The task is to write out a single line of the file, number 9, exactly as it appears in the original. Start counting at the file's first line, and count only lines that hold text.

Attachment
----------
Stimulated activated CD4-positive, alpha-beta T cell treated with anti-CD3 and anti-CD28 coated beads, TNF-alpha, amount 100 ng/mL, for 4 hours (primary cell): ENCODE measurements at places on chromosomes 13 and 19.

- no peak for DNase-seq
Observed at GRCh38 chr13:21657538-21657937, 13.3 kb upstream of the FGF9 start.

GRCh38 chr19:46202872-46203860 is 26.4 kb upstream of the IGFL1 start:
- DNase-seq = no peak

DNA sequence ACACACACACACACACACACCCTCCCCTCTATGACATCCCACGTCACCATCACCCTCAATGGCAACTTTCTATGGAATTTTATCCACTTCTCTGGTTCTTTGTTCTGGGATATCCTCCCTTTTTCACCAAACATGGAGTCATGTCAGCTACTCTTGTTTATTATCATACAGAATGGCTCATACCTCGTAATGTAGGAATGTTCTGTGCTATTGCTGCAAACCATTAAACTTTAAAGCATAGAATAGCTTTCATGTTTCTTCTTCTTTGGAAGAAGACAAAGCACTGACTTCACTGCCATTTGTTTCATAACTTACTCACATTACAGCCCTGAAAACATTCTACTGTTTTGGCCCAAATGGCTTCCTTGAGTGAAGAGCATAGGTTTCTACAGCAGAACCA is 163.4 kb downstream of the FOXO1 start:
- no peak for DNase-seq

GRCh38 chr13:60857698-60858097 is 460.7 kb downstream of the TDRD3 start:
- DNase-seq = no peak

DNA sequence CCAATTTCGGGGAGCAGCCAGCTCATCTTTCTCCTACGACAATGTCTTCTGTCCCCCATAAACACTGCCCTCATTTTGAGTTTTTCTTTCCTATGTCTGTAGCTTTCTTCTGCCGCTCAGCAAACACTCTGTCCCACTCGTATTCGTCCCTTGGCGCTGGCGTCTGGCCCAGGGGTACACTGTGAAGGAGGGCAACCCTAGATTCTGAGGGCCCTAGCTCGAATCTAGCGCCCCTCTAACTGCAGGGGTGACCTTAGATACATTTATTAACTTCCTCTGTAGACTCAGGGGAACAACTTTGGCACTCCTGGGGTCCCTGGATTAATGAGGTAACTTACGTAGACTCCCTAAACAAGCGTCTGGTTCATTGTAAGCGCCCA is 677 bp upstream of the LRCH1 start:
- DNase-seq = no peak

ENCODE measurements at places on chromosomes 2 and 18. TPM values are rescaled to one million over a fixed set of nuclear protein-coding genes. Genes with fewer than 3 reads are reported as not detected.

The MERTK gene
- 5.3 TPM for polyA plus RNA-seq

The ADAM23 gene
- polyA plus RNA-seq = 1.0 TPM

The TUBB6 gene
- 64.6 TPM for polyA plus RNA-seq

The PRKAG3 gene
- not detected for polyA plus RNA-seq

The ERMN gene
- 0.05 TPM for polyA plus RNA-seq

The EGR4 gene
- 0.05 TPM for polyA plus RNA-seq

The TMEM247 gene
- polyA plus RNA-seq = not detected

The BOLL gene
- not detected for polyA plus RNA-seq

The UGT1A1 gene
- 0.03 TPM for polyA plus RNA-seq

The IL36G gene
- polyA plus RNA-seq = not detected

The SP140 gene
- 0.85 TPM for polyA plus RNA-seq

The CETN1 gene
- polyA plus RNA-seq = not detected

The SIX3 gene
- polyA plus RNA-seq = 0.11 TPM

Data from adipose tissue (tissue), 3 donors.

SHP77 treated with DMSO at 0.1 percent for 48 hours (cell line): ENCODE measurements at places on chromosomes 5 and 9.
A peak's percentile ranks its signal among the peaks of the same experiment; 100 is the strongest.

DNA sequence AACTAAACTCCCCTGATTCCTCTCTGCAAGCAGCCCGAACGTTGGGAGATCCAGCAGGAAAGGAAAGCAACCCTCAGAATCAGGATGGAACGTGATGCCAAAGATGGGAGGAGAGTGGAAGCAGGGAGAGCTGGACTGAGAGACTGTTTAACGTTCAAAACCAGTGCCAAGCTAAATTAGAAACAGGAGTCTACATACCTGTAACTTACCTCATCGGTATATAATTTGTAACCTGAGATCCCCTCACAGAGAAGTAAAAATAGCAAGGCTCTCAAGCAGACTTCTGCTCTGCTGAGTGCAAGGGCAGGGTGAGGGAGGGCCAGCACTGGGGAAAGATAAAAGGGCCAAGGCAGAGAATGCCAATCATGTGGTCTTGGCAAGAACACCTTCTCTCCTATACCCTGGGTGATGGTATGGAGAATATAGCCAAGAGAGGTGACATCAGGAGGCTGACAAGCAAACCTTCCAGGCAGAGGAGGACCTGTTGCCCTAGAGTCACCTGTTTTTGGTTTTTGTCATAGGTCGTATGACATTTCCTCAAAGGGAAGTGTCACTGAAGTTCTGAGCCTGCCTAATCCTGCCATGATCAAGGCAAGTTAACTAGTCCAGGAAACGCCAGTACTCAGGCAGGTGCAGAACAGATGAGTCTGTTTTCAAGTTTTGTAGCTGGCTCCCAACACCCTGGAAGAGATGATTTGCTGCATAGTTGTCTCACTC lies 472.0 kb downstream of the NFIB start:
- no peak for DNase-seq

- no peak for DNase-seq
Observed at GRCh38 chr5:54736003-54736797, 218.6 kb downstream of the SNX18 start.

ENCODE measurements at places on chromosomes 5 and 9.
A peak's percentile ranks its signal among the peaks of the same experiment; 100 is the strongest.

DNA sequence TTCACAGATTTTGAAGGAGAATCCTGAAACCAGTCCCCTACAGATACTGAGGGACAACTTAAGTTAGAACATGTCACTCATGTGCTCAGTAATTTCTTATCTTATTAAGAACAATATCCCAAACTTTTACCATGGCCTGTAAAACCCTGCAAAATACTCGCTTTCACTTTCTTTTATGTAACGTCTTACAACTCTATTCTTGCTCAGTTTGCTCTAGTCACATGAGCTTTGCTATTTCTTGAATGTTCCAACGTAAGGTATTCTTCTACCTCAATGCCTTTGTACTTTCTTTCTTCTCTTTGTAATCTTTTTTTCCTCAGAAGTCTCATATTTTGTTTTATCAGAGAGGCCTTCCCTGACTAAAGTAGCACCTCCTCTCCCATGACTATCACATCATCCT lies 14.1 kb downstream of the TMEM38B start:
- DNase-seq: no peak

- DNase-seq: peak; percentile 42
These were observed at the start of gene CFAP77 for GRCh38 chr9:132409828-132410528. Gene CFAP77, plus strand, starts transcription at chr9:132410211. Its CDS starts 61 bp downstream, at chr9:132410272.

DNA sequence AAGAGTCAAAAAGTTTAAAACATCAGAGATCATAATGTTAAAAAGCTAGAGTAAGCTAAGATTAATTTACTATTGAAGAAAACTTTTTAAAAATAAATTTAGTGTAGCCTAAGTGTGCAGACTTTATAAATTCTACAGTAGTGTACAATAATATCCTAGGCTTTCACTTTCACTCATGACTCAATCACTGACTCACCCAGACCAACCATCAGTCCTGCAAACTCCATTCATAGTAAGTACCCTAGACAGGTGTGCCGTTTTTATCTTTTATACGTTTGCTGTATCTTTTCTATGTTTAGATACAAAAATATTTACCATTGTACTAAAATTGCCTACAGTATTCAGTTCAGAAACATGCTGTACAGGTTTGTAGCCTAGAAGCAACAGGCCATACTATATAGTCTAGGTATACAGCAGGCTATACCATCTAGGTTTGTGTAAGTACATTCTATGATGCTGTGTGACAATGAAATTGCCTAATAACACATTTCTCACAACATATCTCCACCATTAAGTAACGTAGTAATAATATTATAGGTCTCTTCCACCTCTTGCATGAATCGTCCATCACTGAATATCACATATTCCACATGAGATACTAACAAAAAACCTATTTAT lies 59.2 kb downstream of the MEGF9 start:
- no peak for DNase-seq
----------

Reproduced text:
- DNase-seq = no peak